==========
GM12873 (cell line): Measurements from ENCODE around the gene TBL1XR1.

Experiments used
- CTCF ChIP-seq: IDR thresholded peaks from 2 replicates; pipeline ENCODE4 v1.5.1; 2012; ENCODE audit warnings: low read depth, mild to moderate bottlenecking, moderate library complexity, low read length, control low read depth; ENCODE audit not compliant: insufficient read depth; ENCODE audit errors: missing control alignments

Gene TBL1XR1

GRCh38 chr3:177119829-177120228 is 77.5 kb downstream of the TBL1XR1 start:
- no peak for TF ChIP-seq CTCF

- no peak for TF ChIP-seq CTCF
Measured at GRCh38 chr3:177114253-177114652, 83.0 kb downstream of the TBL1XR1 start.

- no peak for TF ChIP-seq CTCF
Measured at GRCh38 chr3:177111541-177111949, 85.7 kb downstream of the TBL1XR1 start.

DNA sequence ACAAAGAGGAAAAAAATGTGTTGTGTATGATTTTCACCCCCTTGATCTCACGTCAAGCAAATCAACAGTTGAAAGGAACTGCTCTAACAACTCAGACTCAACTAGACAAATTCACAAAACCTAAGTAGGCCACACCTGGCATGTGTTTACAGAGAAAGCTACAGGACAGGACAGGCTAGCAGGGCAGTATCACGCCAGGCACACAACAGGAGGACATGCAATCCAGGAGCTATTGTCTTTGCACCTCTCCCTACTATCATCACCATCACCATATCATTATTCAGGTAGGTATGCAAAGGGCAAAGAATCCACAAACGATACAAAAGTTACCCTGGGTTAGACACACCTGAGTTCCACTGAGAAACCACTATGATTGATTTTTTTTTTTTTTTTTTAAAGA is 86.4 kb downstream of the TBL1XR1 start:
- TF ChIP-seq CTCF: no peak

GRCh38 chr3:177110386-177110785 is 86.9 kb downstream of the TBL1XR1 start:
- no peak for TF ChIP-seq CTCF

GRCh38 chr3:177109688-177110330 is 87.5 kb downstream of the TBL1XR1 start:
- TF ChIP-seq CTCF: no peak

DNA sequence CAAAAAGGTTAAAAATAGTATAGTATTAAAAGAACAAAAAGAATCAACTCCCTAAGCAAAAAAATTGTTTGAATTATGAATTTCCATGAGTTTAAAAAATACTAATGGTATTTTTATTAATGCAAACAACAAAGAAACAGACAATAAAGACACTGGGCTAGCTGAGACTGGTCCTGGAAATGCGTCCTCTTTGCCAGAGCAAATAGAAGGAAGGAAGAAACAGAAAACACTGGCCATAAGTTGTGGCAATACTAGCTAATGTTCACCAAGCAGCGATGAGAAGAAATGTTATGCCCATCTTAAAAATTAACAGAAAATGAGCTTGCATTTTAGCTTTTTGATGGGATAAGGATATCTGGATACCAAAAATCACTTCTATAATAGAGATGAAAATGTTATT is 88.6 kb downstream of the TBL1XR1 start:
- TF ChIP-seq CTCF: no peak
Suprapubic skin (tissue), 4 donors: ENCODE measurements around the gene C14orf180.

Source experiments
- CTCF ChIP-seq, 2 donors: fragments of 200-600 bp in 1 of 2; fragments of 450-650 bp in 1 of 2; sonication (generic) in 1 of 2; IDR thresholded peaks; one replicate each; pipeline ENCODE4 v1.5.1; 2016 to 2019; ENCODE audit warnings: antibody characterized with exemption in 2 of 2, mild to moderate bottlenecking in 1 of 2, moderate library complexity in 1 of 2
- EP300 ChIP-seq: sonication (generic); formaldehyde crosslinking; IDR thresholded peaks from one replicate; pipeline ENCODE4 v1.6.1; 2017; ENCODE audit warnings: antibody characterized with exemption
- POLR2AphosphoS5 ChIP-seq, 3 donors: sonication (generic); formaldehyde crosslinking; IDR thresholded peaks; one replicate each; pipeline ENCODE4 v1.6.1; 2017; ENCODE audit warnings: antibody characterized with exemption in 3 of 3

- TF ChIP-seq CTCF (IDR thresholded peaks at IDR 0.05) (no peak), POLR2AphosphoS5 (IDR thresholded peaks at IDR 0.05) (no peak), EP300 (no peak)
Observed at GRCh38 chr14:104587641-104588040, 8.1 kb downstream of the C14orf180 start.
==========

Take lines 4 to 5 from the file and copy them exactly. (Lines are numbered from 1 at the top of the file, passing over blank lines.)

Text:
Gene TBL1XR1

GRCh38 chr3:177119829-177120228 is 77.5 kb downstream of the TBL1XR1 start: